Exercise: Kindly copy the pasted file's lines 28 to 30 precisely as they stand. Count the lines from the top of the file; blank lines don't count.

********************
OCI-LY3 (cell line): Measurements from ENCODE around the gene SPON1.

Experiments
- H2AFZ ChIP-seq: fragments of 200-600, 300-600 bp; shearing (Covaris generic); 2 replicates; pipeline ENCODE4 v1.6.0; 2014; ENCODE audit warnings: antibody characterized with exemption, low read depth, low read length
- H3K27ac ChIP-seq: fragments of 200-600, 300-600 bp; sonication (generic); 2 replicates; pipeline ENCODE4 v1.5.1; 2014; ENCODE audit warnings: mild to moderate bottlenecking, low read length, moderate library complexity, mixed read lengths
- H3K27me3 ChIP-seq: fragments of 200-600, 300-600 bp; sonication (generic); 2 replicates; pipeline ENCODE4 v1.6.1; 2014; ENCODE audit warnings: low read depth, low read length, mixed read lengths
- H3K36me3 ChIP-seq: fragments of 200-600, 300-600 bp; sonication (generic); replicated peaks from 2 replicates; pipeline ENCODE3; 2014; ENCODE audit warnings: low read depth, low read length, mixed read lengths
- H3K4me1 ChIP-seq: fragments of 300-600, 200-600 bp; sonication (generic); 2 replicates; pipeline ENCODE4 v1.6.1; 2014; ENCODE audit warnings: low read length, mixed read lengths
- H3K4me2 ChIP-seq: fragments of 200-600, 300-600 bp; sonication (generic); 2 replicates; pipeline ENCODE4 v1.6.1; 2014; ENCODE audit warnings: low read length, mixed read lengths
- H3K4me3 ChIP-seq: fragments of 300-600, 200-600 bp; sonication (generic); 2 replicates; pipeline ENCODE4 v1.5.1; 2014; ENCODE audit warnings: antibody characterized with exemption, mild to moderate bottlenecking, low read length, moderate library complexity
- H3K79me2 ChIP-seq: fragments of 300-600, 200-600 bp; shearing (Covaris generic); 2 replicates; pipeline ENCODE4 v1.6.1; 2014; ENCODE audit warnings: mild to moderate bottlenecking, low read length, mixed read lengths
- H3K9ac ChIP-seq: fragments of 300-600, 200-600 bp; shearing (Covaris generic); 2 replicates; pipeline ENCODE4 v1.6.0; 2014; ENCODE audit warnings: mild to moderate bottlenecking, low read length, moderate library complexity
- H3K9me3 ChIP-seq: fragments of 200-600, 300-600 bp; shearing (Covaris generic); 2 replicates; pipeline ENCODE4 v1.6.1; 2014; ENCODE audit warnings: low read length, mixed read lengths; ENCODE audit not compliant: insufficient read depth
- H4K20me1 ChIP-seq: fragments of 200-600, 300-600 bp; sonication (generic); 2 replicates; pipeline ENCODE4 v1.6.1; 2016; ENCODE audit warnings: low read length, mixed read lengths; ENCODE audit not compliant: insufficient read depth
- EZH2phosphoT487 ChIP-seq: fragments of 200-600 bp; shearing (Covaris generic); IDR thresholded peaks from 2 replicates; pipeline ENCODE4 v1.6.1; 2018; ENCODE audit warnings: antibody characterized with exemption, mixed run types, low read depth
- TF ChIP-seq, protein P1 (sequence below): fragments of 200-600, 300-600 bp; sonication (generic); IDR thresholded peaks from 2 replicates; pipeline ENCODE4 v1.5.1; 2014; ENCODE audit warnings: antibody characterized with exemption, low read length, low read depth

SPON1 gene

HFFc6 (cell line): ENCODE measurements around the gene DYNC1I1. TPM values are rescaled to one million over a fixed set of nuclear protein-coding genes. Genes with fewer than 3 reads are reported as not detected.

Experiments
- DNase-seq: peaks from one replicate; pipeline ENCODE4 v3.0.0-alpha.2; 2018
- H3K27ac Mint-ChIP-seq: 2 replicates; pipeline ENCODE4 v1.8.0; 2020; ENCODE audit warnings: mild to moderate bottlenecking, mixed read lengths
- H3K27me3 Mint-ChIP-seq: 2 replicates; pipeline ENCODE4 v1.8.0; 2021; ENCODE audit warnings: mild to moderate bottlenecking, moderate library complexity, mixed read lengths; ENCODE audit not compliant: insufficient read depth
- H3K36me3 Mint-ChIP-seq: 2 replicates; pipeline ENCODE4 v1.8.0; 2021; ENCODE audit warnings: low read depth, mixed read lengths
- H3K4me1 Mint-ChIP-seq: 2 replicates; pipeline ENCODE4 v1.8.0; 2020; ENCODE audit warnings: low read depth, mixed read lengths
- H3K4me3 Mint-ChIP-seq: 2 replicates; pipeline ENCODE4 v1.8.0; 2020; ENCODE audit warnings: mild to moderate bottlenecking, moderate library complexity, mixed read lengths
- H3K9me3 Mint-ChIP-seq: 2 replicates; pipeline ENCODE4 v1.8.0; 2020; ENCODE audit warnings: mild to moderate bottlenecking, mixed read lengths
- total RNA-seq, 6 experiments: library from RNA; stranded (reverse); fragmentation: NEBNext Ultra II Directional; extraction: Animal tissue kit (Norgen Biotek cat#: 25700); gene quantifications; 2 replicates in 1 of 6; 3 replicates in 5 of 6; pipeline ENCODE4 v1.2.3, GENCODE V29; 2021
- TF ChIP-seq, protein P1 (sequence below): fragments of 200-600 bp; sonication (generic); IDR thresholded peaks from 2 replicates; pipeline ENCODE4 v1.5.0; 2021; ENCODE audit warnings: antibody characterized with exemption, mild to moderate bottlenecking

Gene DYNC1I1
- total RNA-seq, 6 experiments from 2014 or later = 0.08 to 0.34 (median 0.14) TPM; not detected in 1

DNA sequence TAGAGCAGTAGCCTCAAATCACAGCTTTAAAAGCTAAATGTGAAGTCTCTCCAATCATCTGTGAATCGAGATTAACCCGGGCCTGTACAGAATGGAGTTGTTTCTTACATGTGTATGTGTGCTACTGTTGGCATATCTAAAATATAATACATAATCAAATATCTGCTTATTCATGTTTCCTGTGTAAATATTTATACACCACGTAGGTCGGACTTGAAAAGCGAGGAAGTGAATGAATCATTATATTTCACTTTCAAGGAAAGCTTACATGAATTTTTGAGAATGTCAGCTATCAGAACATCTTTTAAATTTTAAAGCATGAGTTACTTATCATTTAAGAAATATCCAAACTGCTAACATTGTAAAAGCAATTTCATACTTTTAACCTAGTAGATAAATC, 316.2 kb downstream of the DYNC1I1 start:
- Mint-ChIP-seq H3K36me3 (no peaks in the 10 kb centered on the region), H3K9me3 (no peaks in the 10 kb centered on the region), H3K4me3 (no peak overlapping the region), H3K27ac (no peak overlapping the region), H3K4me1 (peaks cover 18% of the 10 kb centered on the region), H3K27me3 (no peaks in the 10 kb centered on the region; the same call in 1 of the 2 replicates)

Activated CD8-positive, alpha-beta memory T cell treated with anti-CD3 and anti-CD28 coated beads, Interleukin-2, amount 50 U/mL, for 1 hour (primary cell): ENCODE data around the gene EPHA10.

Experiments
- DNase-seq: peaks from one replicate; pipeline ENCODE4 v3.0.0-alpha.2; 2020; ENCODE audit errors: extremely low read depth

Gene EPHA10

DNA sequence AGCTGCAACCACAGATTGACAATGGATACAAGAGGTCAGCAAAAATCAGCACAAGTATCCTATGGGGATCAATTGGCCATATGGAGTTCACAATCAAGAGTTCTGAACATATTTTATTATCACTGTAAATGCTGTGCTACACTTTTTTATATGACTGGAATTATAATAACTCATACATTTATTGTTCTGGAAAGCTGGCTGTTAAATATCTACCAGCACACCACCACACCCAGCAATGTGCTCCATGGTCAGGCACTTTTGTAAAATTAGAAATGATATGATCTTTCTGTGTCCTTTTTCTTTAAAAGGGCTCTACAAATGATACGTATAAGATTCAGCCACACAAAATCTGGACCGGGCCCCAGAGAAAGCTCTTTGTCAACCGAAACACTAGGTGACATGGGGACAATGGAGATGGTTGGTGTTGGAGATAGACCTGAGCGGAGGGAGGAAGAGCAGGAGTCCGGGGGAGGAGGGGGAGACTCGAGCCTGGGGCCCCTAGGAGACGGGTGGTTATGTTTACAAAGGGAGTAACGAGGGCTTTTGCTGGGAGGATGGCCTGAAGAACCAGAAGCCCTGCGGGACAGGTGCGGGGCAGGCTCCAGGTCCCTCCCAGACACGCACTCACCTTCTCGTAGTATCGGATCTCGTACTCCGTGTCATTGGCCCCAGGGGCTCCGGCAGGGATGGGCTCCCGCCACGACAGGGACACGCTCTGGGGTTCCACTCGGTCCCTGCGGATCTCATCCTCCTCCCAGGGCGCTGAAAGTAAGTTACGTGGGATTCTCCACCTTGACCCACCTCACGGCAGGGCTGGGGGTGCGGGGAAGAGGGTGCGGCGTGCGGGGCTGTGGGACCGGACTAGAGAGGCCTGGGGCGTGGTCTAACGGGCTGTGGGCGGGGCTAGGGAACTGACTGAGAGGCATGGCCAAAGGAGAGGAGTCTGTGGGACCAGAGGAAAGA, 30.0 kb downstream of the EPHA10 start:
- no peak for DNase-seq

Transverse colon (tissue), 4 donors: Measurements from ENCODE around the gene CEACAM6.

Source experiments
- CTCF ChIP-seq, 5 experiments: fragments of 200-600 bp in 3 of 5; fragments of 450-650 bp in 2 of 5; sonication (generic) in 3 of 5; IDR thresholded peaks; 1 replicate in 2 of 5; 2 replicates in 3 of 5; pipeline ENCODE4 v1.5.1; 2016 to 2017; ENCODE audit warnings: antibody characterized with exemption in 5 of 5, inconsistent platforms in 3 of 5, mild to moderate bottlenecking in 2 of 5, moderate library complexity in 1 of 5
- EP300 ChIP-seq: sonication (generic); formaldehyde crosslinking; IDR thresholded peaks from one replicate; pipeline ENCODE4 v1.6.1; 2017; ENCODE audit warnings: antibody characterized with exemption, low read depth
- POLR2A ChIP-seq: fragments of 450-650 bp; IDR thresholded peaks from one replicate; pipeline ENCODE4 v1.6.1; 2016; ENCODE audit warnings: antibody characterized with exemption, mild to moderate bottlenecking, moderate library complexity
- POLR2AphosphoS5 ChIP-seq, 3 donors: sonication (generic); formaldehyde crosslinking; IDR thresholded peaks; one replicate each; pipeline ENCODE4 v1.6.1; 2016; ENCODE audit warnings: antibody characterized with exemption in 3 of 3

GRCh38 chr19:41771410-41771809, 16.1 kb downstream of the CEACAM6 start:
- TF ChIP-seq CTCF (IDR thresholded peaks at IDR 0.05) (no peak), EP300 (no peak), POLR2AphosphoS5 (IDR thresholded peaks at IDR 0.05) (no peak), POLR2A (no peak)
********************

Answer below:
Gene DYNC1I1
- total RNA-seq, 6 experiments from 2014 or later = 0.08 to 0.34 (median 0.14) TPM; not detected in 1

DNA sequence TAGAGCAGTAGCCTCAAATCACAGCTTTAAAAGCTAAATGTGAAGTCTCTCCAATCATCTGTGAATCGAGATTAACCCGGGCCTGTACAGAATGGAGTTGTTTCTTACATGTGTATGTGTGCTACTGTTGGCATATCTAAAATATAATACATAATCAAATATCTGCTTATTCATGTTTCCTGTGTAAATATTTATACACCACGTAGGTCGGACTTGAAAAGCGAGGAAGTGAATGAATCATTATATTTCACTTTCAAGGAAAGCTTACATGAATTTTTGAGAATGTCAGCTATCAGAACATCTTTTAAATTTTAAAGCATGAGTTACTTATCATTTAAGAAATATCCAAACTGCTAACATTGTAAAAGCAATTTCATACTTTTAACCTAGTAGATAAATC, 316.2 kb downstream of the DYNC1I1 start: